“I think that’s the purpose of religion: to serve people and to help people live the best kind of life that they can live,” she said. “It really is about us have dialogue with everyone. We can learn from everyone, we can appreciate everyone because in the end we’re all the same.”

Following the Q&A, which came a few hours after a trivia session with the attendees, Khan told those in attendance that if they learned even one thing that night about another religion, then it was worth coming.

As Mayor Al Anthony closed the event and sent the attendees off to dessert provided by various local vendors, he said he was “the proudest mayor in New Jersey.”

“I think we all learned a lot tonight, and these are the types of programs that make us such a great town,” said Anthony, who also thanked attendees for being so open-minded and willing to learn about other religions and cultures. “Programs like this demonstrate that in our little corner of the world, we are getting it right.”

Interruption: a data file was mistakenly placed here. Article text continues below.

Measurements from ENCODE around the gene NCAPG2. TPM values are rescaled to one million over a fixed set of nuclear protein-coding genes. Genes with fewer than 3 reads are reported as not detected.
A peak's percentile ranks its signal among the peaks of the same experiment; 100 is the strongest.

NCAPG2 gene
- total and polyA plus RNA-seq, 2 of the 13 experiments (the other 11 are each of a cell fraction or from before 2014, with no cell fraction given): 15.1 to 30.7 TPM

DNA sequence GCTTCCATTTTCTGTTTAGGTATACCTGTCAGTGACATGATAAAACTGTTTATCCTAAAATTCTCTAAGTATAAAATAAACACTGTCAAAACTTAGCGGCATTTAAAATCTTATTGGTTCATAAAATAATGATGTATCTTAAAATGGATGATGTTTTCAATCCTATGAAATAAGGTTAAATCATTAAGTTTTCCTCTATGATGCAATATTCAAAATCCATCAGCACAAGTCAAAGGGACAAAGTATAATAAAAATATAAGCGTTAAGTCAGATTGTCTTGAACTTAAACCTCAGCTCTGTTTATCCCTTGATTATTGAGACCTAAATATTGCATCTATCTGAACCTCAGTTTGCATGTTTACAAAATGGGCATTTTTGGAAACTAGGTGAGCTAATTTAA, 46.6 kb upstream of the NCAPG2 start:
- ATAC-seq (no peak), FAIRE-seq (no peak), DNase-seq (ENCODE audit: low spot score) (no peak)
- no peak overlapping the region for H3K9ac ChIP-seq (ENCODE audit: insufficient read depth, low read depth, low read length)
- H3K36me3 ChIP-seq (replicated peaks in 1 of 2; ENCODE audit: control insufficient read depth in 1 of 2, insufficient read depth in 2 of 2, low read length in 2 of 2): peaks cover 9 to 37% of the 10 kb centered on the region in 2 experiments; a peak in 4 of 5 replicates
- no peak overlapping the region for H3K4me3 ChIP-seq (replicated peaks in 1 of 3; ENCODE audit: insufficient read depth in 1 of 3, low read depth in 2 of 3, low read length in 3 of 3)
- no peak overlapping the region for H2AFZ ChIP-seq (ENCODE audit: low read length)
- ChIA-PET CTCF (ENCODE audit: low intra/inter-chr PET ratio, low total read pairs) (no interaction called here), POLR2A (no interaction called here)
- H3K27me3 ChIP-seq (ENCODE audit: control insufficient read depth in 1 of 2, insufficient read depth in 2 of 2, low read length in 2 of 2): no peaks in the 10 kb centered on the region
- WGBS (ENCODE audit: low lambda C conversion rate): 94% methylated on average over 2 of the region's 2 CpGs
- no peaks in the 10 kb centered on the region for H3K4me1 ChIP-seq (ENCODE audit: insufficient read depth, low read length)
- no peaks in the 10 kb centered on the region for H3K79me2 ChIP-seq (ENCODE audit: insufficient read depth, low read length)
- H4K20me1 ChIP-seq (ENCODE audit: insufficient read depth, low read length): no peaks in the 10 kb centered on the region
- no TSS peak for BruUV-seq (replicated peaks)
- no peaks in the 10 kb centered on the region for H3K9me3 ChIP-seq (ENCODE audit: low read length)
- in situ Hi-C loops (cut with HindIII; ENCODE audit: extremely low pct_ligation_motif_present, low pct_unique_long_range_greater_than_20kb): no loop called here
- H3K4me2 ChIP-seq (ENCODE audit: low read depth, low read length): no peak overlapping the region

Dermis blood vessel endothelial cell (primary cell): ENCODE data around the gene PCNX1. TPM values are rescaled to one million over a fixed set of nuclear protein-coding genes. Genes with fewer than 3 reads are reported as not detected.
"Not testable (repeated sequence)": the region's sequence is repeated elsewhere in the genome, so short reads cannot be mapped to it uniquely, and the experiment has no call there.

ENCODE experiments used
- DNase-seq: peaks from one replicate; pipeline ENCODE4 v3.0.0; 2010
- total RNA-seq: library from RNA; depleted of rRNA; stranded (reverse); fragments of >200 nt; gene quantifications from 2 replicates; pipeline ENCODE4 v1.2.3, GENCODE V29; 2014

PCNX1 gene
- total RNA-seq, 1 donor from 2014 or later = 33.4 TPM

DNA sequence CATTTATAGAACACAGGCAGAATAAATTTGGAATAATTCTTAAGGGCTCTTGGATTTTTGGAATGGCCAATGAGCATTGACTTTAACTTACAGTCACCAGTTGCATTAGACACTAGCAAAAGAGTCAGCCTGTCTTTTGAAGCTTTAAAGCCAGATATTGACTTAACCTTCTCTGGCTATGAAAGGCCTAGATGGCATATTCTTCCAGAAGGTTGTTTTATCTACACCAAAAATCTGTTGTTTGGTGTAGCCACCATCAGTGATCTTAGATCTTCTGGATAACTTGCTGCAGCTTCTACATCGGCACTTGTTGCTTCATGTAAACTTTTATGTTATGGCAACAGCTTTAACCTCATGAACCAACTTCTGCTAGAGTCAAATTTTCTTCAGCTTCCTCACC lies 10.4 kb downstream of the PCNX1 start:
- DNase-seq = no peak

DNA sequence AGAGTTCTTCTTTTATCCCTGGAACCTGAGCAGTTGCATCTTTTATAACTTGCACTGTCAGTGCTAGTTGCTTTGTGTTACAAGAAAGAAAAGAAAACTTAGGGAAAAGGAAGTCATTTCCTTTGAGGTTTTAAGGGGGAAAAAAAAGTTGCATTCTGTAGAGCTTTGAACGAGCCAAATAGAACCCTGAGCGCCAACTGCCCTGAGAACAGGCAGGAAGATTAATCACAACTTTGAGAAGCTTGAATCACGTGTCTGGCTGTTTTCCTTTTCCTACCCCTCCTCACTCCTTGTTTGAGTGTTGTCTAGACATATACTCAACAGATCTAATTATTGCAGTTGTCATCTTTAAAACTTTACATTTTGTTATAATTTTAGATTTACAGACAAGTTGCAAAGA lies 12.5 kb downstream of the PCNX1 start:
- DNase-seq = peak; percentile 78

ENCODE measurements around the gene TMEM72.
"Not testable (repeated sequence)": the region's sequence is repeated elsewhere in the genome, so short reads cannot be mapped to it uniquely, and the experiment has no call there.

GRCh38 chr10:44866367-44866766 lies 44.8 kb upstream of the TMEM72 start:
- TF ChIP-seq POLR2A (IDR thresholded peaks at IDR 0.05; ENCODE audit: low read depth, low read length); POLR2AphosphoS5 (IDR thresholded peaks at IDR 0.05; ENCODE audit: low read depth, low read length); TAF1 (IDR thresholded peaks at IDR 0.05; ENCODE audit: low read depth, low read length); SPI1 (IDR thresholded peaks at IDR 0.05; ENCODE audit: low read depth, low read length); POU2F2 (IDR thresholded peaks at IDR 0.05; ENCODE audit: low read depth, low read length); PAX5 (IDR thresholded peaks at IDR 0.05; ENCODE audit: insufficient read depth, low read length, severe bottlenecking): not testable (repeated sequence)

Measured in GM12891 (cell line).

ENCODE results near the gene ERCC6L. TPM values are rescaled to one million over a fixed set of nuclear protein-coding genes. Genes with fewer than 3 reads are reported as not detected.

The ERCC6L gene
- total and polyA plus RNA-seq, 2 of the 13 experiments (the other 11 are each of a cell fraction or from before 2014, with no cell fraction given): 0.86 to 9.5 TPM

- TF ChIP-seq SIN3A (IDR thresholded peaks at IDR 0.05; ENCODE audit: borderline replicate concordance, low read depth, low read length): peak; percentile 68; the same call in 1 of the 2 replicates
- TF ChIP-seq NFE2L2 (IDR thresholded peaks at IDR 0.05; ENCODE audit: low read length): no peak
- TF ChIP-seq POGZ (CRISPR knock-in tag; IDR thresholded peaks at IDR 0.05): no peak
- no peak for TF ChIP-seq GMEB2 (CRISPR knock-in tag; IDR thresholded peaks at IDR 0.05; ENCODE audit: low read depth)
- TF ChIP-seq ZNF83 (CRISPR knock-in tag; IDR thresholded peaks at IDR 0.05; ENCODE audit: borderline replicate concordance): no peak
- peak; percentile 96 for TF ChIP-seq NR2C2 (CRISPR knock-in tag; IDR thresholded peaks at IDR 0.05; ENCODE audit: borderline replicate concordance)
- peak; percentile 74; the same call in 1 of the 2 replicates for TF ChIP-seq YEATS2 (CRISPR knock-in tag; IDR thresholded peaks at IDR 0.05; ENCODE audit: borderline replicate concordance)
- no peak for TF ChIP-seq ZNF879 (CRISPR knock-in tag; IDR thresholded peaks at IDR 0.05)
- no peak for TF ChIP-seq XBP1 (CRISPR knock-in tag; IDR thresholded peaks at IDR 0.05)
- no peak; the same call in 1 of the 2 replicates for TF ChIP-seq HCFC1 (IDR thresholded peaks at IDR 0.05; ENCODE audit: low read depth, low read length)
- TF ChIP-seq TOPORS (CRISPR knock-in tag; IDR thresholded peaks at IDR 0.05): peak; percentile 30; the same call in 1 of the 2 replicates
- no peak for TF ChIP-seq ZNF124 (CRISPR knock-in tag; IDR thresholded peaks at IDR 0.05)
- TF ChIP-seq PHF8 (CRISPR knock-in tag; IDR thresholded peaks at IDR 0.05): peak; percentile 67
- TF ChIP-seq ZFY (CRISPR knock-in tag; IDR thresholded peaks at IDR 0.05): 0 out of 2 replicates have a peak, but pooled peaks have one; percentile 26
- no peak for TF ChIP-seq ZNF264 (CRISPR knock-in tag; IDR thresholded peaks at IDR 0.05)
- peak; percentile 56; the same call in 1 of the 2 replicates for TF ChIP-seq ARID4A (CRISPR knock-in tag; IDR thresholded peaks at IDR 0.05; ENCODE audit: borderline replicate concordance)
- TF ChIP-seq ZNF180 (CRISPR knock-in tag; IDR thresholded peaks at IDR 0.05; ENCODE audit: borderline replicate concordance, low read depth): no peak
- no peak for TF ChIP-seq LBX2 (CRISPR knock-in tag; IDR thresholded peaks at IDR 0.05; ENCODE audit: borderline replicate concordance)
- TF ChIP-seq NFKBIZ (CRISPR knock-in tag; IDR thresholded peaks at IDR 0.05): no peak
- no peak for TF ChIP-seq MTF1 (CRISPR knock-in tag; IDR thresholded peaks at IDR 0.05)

Anthony, Khan and Ramer were also presented with a citation from Congresswoman Mikie Sherill, who has officially been represented at every LCDI event in 2019, beginning with her in-person appearance at the Martin Luther King Jr. Day of Service in January. Her citation recognized the township for hosting this inclusive, interactive event, which was the first of its kind.